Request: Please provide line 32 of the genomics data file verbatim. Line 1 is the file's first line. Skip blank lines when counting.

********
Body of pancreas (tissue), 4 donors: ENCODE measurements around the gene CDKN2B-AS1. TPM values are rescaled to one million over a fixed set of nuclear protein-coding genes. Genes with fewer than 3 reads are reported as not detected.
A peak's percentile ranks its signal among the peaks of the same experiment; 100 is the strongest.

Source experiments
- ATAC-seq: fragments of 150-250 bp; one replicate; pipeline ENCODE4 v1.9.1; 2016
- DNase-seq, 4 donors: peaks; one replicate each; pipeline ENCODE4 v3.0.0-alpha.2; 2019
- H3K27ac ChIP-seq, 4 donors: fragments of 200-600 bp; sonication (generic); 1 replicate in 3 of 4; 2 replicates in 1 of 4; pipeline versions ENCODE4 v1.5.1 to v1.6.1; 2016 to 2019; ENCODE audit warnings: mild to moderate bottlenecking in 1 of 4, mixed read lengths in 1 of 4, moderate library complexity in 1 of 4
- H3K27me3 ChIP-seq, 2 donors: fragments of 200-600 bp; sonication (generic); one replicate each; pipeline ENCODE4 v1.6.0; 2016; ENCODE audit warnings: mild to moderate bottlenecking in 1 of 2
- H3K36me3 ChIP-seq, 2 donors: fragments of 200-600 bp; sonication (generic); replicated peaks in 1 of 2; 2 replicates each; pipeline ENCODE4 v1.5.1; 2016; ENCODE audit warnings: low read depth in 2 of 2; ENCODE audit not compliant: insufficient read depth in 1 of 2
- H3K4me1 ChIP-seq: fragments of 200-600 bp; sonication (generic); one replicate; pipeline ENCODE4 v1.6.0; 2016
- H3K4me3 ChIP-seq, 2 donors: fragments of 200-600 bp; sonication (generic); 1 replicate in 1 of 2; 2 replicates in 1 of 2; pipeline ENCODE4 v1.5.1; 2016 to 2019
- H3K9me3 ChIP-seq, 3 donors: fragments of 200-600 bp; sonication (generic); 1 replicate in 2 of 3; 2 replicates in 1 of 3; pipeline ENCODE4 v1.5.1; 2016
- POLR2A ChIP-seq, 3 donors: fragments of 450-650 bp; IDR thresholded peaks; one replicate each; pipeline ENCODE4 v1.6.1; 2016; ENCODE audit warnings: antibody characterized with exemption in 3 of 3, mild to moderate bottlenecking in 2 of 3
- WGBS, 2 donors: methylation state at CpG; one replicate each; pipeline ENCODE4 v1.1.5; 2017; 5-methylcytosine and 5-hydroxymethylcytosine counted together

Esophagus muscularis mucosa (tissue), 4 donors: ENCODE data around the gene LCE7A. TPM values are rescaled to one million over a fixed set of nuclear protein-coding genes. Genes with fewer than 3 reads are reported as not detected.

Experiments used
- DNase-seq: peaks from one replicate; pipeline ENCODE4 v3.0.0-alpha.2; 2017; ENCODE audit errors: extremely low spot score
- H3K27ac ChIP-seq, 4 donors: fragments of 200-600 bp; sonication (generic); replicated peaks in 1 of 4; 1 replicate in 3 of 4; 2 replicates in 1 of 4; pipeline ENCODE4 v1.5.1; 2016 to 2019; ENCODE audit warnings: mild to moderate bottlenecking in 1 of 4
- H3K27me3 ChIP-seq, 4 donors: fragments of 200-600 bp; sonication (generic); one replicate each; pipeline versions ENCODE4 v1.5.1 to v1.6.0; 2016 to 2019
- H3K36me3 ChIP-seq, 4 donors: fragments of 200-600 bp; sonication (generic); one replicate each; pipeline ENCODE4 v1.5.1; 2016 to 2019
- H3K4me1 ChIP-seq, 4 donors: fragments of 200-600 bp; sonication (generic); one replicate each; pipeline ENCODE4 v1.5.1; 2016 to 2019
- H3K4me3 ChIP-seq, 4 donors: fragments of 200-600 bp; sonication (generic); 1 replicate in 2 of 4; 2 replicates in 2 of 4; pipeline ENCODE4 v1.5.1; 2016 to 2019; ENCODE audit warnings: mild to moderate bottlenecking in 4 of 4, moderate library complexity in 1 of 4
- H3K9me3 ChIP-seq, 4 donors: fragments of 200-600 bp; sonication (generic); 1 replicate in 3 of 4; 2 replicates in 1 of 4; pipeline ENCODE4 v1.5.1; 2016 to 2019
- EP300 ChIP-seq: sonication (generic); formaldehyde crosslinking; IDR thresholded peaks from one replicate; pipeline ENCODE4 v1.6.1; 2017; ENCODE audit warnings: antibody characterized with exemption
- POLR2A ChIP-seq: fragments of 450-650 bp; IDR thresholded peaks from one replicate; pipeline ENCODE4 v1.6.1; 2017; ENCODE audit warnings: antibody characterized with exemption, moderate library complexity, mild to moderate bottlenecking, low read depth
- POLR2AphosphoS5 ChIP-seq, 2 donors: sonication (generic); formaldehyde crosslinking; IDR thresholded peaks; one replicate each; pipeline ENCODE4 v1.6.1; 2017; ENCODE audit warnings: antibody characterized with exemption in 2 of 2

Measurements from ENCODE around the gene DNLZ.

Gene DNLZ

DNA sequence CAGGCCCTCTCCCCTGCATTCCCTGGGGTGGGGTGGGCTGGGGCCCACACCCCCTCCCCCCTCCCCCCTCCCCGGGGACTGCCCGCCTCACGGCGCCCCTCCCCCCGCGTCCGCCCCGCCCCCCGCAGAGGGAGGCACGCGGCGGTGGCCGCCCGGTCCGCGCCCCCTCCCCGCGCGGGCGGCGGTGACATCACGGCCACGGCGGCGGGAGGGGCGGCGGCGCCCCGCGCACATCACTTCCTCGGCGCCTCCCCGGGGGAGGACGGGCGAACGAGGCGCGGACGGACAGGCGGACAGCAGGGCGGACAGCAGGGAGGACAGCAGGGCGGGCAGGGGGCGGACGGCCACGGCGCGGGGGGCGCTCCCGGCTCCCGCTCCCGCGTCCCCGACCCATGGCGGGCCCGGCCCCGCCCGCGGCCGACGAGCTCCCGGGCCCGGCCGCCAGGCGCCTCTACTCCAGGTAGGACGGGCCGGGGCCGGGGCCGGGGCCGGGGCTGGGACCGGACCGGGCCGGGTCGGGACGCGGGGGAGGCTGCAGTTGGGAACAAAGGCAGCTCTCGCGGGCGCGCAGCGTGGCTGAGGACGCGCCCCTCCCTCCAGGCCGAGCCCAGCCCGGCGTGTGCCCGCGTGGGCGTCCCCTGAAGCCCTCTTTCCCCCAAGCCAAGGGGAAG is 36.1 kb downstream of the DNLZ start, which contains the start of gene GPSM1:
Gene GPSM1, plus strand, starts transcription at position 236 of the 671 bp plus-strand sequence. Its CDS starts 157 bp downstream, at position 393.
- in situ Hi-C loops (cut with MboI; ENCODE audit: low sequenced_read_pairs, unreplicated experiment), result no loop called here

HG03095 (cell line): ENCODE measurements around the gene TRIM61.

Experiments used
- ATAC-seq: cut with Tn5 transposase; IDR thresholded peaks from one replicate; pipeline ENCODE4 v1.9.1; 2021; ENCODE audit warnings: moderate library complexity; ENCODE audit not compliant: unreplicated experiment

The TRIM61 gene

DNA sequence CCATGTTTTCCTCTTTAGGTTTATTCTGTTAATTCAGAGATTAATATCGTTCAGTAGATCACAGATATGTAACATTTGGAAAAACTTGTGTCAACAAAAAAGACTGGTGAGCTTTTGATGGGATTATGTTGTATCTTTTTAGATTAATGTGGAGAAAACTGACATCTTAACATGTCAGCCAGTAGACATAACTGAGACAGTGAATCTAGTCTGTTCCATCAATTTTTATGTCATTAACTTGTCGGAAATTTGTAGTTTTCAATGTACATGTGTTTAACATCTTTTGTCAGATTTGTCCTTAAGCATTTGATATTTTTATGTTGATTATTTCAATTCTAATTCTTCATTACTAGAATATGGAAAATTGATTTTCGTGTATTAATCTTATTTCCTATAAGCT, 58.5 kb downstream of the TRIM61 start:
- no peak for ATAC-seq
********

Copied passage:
Experiments used